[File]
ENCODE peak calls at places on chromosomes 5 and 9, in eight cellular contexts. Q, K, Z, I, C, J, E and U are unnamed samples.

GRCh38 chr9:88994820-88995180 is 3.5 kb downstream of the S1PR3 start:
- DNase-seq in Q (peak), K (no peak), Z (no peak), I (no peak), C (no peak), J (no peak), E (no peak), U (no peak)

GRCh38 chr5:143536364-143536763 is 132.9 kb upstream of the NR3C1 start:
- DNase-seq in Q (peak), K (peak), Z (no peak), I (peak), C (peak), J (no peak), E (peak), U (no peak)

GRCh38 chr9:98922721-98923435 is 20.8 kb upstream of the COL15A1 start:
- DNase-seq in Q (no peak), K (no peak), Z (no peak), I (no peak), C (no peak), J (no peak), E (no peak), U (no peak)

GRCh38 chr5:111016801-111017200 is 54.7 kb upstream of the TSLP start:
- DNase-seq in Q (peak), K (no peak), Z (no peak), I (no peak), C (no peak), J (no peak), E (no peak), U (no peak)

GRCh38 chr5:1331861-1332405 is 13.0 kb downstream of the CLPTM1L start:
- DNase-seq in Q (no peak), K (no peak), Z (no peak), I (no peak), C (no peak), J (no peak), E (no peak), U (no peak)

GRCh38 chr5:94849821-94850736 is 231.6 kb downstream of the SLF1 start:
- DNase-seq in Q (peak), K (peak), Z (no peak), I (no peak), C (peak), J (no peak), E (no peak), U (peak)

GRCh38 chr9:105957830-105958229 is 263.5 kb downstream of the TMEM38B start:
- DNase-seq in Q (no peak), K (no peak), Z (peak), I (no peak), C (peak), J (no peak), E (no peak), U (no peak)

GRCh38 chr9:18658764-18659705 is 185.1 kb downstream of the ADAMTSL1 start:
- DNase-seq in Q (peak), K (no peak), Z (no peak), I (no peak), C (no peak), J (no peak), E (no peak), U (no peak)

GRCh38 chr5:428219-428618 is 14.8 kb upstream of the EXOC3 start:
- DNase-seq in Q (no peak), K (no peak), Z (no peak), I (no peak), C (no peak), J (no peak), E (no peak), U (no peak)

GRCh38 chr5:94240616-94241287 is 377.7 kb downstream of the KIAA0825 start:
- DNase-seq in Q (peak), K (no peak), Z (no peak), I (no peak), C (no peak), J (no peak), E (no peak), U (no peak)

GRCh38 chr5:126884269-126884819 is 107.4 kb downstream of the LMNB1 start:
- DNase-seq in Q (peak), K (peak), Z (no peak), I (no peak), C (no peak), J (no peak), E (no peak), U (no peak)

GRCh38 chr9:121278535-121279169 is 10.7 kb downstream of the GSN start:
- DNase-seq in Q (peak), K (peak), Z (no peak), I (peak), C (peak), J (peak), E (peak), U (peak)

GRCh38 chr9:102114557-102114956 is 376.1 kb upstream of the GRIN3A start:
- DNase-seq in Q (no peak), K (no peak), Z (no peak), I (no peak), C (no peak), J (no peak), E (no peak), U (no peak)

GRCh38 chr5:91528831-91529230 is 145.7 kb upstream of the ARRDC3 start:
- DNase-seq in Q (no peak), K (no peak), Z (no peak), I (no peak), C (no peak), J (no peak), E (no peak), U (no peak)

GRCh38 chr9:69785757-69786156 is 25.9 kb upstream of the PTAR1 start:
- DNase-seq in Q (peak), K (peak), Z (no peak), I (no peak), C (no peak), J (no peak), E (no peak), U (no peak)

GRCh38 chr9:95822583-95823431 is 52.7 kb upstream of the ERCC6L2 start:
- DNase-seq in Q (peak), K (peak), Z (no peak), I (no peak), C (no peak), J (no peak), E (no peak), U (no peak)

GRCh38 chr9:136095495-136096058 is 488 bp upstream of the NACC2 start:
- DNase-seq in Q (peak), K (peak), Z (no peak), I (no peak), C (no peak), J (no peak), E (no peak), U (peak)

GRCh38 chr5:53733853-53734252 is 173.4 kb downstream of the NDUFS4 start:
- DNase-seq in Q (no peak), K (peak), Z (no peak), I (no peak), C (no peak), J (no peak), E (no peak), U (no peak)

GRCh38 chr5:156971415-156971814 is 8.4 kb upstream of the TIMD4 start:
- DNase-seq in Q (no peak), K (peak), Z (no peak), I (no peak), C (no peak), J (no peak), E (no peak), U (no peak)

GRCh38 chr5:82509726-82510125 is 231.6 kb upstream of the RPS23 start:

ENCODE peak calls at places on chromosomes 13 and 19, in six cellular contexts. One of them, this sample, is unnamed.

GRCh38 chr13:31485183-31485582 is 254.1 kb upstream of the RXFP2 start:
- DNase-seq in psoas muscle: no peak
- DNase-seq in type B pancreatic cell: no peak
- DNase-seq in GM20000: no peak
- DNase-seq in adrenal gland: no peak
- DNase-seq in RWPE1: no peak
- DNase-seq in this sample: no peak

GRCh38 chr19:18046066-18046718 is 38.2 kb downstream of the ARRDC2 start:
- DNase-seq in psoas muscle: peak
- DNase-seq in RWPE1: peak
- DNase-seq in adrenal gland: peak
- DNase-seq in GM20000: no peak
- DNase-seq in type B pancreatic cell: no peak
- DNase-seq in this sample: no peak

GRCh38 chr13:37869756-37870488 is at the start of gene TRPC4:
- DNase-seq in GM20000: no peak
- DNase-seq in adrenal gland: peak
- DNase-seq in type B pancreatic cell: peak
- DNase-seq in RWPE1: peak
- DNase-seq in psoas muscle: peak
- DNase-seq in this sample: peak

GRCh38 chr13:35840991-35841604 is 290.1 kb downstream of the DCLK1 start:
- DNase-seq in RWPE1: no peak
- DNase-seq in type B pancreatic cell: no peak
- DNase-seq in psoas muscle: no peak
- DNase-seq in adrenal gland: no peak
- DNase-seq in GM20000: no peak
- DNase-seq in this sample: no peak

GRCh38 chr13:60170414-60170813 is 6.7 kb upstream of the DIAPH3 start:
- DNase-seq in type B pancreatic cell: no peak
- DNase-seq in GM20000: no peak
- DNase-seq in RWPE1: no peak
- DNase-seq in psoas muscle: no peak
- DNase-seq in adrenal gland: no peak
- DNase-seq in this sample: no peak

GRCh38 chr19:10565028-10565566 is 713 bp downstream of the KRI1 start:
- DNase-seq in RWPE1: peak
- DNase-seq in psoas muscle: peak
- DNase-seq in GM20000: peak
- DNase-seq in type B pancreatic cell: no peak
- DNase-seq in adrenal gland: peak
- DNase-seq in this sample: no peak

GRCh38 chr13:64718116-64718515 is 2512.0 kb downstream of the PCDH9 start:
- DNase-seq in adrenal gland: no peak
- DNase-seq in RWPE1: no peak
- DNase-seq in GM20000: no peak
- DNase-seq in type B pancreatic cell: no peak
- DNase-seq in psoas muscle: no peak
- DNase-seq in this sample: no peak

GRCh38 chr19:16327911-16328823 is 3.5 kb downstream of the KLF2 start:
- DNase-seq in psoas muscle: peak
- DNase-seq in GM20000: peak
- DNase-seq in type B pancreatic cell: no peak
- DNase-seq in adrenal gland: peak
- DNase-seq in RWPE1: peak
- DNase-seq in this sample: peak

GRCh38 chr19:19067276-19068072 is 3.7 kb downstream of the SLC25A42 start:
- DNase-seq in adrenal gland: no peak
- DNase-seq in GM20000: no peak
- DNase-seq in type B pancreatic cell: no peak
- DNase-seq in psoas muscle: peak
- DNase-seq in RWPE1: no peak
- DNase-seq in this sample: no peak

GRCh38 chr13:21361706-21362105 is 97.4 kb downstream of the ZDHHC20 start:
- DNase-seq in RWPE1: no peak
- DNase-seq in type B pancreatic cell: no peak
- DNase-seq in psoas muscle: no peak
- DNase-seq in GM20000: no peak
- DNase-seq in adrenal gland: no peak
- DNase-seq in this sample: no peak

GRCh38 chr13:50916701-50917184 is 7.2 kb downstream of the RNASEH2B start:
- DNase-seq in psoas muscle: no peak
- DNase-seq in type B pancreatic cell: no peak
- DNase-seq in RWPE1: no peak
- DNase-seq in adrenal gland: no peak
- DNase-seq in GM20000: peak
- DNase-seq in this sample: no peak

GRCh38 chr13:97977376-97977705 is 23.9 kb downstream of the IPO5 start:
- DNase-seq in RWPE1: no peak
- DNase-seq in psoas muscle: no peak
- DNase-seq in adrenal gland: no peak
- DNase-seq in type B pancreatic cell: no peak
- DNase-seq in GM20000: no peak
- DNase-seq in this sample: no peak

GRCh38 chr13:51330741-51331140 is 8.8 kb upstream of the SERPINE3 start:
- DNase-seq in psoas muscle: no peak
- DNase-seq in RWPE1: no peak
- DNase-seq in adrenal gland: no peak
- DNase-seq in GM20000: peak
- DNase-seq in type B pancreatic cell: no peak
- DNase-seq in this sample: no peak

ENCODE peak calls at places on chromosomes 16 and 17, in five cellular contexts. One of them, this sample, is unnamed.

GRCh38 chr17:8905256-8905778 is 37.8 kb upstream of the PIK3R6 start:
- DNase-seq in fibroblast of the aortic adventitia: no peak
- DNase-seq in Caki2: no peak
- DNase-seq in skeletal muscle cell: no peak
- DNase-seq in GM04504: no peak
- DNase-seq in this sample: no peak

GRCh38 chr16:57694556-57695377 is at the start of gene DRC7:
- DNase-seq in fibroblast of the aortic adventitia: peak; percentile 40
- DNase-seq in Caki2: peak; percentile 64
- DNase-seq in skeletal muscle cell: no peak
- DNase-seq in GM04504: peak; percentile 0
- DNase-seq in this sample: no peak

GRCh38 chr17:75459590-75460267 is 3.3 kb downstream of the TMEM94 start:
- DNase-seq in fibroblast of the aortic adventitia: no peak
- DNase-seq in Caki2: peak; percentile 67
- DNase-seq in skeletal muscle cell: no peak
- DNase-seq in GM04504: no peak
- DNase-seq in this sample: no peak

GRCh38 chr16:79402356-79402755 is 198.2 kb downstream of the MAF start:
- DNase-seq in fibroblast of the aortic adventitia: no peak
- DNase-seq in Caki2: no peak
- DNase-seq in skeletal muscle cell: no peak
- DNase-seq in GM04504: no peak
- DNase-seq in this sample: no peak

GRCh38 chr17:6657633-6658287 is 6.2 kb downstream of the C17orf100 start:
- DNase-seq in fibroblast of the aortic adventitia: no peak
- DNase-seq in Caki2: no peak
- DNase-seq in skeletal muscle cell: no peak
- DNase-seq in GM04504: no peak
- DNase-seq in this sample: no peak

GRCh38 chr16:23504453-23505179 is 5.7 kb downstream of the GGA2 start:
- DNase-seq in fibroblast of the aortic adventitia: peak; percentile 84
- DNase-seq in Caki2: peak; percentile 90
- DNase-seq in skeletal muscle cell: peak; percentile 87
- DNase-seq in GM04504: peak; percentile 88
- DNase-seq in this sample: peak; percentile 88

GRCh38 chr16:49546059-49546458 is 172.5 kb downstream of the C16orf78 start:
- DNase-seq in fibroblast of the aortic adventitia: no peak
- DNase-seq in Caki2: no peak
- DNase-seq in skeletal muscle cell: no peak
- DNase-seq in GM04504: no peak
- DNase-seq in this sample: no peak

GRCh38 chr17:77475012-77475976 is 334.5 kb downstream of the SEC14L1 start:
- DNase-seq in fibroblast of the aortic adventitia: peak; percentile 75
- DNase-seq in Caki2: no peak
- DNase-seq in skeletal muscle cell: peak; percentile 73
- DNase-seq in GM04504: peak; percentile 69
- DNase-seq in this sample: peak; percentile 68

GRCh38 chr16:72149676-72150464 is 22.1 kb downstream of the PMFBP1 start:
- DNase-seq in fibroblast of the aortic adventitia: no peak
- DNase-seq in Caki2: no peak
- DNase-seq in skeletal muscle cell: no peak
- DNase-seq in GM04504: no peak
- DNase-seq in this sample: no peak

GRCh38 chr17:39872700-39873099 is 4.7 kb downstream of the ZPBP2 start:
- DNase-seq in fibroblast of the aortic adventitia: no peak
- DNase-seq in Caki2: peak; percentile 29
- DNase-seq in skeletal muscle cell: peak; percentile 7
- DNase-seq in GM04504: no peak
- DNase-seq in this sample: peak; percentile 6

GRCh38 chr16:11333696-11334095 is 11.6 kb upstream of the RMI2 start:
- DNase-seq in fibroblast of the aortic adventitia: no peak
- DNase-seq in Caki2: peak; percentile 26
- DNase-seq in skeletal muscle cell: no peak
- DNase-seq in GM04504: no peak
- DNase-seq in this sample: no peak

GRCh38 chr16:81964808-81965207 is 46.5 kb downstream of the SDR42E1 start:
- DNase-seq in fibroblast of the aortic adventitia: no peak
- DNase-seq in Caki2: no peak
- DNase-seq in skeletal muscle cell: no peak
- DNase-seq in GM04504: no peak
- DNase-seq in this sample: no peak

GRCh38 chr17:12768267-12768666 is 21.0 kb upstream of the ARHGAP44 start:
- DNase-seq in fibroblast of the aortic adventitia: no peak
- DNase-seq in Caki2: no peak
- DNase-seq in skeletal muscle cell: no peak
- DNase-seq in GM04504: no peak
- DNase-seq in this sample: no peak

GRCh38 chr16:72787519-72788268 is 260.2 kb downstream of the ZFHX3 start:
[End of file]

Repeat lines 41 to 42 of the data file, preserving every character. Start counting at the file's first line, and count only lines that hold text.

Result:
ENCODE peak calls at places on chromosomes 13 and 19, in six cellular contexts. One of them, this sample, is unnamed.

GRCh38 chr13:31485183-31485582 is 254.1 kb upstream of the RXFP2 start: